Everything about the late Justice Ruth Bader Ginsburg would have been as it was– i.e., her political, ideological and judicial views, positions, affiliations, and record. Only, she had not been a Jewess*.

    Just what, if anything, would be meaningfully different in regard to any of what you have cited and commented upon? In other words, what is the specific relevance of her Jewishness here; to any of the points that you are making?

    *A completely secular, irreligious one, I might add.

    • Replies: @Neil Templeton
  128. Hibernian says:
    @AnotherDad

    (And America is getting less republican every day. Some Polish immigrants behind me have a “Jo” sign in their yard. Come to America … and then vote to make it more like every other dump in the world. Great.)

    Assuming that’s Jo as in Jorgensen, not too many dumps got that way through Libertarianism. Oh wait, a vote for Jo is a vote for Joe!

    That kind of thing is annoying to me regardless of whether it comes form right or left. I tend to hear it most from leftists who believe a vote for Jo, or any other 3rd party candidate, is a vote for The Donald.

    A vote for Jo is a vote for Jo. It’s also a “Neither of the above” signal to the two major parties, in hopes of inspiring them to do better next time.

    Besides, in Illinois, my vote or anyone else’s won’t help the Prez, and Joltin’ Joe doesn’t need my help.

  129. Escher says:

    Ms. Ginsburg could’ve just listed the seat in her will, along with her designated successor. Problem solved!

  130. @Jenner Ickham Errican

    You think there’s a whole bunch of undecided suburban women? D’you gotta be kidding me. Suburban women are either BLM-lawn-sign/pussyhatters or Suburban Lifestyle Dream patriots.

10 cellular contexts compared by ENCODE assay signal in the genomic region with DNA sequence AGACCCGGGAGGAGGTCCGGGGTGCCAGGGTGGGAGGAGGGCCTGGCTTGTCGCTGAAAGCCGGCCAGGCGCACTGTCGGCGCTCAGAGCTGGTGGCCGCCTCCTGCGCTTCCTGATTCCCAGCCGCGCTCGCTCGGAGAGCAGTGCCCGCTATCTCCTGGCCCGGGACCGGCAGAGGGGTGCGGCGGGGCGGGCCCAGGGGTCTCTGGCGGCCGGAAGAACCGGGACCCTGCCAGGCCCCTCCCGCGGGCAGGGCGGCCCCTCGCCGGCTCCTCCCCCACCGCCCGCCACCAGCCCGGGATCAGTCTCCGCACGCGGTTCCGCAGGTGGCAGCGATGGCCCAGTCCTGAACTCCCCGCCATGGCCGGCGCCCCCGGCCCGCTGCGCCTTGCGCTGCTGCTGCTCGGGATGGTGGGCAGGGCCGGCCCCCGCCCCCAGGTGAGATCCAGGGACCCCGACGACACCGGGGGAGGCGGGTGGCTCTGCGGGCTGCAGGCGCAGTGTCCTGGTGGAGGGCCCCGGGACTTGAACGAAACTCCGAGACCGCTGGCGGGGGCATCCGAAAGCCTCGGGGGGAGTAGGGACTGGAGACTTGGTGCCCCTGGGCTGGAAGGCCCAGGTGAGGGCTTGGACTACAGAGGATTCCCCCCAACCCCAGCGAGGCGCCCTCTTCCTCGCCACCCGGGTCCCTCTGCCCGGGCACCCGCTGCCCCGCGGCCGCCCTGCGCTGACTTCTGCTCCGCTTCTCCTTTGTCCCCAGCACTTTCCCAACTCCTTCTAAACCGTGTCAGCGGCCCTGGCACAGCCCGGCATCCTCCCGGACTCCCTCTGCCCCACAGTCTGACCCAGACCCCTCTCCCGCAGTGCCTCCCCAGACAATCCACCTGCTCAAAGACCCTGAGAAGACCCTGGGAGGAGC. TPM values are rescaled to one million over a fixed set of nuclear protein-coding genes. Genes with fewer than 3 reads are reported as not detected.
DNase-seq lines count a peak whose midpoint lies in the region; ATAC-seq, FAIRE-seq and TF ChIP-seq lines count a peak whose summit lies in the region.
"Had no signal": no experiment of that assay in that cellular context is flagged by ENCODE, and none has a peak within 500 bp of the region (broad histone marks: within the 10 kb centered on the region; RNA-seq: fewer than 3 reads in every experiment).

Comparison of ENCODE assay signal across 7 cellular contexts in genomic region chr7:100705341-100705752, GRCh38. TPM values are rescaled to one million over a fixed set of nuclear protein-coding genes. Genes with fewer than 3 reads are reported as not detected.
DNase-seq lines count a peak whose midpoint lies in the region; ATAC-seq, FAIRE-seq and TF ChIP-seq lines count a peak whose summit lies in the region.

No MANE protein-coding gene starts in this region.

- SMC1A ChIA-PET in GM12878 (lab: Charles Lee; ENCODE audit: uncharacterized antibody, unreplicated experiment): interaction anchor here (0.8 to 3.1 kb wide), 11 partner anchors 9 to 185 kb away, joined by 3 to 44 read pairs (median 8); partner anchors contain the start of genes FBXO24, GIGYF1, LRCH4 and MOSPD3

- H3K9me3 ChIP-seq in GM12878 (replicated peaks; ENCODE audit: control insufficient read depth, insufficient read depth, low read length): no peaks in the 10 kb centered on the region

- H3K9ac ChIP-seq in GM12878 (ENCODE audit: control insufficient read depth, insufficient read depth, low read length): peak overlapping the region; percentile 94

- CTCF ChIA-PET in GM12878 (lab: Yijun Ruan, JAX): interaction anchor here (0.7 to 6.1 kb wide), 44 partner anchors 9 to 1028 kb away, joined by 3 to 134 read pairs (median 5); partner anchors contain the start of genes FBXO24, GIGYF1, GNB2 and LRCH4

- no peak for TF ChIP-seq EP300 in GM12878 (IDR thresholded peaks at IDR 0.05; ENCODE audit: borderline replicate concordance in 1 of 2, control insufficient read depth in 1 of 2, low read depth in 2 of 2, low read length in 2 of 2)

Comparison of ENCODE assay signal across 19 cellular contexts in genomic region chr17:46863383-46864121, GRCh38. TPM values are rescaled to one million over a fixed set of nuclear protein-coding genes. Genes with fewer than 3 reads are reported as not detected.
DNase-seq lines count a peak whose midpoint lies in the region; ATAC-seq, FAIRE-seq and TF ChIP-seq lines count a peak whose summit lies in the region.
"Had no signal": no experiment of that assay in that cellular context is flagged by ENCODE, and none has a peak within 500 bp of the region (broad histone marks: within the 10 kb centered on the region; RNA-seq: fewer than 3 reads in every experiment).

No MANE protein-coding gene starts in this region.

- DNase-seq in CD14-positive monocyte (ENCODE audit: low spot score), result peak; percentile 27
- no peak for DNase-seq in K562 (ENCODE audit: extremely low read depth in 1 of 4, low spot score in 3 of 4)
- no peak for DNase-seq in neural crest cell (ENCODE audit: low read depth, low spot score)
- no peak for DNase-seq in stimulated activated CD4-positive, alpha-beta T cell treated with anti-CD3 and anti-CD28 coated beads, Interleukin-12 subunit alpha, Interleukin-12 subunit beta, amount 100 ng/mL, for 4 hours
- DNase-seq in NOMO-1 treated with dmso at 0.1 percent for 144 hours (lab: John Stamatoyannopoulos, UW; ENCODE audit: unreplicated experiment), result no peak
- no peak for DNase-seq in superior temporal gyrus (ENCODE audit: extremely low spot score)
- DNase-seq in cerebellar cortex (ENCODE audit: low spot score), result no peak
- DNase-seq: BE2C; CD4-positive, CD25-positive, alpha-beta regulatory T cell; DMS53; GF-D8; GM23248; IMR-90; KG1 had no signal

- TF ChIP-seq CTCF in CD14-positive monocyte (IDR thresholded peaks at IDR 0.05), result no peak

There might be a million suburban women who voted for Trump last time who will go the other way this time just because they are sick of Trump’s personality and want him out of their lives.

  131. MarkinLA says:
    @Anonymousse

    When the dufus mayor of Los Angeles Villaraigosa said “We clean you toilets” at a rally, John and Ken organized to have LA residents send him plungers. So Kelley is wromg.

  132. MarkinLA says:
    @ben tillman

    This should be where Realist reminds us that democracy doesn’t work.

  133. Strac5 says:

    Based Steve Sailer! Wooo!

  134. @Dissident

    Jews in America have been politically active. Their positions are of their own make.

  135. @ben tillman

    who will go the other way this time just because …

    It’s possible, but it’s idiotic/dishonest/melodramatic to blame Trump for that.

    Also, there might be two million suburban women who voted for Hillary last time who will vote for Trump because they don’t want zombie geriatric Biden figure-heading a nasty socialist revolution heading to their doorsteps.

    Ever since Trump declared his candidacy in 2015, tone-policing concern trollers have been decrying Trump’s ‘self-destructive boorishness’, backed by fake polls, and have been consistently BTFO.

  136. @Jack D

    We also need to get back to a system where there is a strong presumption that the President’s choice will respected unless the person is manifestly unqualified and each nomination doesn’t become a festival of character assassination where every alley in America is dragged with $100 bills in the hopes of turning up some recovered memory of a woman with BPD of how the nominee groped her in 3rd grade without getting a signed release up front. This could be fixed (in part) by some sort of short statute of limitations whereby the Senate could not hear testimony involving anything that happened more than say 5 years ago unless the nominee had been tried and convicted for that crime. Smoke a joint in college – inadmissible. Didn’t pay your nanny tax in 1998 – forget about it. Under the current system, the nominee’s entire life from kindergarten onward is fair game for partisan dirty tricks, to the point where anyone sane would not even want to put himself thru such a wringer.

    Disagree. The last justice challenge was cleansing, a waking call. I welcome more of the same.

  137. @Dave Pinsen

    It seems churlish to begrudge them for collecting government salaries when they could be making 5-10x as much in the private sector.

    Justices like Scalia could. But Ginsburg was a creature of the academy and nonprofits. I suppose she could have gotten private sector work defending corporate clients against the sex discrimination stuff that she enabled as a government/nonprofit/academic attorney. That sort of legal extortion racket is fairly common. It doesn’t necessarily pay 10x a Supreme’s salary, though. And she wouldn’t get all the public adulation out of it.